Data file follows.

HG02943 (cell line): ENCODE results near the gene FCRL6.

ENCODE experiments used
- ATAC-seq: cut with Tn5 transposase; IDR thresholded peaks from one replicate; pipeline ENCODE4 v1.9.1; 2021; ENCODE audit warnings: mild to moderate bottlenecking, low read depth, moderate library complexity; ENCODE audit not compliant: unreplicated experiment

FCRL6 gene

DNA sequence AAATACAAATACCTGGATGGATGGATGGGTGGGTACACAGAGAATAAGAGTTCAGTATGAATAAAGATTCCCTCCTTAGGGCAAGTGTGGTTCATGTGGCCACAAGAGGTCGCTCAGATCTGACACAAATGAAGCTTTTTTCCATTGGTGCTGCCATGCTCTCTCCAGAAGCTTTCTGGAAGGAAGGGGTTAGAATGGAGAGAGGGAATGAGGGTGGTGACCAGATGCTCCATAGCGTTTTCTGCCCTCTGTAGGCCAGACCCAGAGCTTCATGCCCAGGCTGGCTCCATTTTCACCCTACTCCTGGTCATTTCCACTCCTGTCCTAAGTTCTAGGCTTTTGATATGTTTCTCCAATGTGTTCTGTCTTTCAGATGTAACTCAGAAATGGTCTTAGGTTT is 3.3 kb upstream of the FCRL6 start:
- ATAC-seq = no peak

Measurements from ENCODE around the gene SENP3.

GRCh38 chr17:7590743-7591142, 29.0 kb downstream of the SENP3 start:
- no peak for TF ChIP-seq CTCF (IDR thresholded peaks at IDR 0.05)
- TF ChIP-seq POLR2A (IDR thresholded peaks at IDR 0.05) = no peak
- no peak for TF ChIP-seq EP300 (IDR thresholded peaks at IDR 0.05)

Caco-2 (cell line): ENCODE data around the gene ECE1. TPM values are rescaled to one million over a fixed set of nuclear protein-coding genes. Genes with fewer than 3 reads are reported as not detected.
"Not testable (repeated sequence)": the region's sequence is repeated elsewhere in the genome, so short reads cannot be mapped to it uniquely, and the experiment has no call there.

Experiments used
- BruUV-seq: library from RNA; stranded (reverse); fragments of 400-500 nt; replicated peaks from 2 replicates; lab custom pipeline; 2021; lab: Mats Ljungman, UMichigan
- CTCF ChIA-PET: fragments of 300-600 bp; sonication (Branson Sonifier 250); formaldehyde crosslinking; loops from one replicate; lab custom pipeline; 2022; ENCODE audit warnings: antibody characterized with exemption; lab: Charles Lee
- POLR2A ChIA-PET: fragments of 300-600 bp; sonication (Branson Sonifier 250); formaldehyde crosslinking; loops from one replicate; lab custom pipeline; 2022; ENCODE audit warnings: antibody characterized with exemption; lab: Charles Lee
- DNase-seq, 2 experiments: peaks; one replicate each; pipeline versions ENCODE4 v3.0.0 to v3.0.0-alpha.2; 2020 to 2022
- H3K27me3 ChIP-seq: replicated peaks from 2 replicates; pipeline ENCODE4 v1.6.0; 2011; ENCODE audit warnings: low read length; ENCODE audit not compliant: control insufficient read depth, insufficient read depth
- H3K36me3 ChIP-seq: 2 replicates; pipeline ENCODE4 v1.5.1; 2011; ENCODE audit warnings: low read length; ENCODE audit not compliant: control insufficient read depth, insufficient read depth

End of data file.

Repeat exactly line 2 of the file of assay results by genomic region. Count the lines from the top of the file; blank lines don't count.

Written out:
ENCODE experiments used